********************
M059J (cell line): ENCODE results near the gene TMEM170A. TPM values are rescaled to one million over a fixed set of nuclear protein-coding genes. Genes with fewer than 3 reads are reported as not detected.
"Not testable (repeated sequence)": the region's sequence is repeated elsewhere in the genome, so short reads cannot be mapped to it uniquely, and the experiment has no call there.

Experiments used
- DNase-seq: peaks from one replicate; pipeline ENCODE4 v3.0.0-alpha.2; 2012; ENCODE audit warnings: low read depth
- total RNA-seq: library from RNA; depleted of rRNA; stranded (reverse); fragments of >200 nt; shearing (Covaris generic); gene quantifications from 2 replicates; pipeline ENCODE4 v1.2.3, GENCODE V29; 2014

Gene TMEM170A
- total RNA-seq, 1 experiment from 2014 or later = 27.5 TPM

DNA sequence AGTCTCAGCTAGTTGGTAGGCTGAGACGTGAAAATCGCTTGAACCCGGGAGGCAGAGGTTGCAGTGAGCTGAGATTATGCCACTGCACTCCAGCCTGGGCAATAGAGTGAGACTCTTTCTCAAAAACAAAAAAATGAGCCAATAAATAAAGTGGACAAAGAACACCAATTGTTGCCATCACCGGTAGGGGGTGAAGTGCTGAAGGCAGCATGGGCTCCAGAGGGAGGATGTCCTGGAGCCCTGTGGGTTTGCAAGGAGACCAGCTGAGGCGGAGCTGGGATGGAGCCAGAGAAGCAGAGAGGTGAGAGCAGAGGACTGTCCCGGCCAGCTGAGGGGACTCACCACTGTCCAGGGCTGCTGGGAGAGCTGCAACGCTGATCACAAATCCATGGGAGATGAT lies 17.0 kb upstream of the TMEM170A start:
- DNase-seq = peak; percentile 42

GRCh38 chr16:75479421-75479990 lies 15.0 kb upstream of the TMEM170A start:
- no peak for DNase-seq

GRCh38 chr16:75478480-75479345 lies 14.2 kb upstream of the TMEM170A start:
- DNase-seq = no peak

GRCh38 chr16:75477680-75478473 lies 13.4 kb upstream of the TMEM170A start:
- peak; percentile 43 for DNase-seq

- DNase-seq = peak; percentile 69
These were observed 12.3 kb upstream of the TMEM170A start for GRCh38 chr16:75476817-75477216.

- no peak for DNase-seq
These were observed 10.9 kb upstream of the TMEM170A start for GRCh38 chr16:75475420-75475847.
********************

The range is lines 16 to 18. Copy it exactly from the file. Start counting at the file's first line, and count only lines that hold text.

- DNase-seq = peak; percentile 69
These were observed 12.3 kb upstream of the TMEM170A start for GRCh38 chr16:75476817-75477216.

- no peak for DNase-seq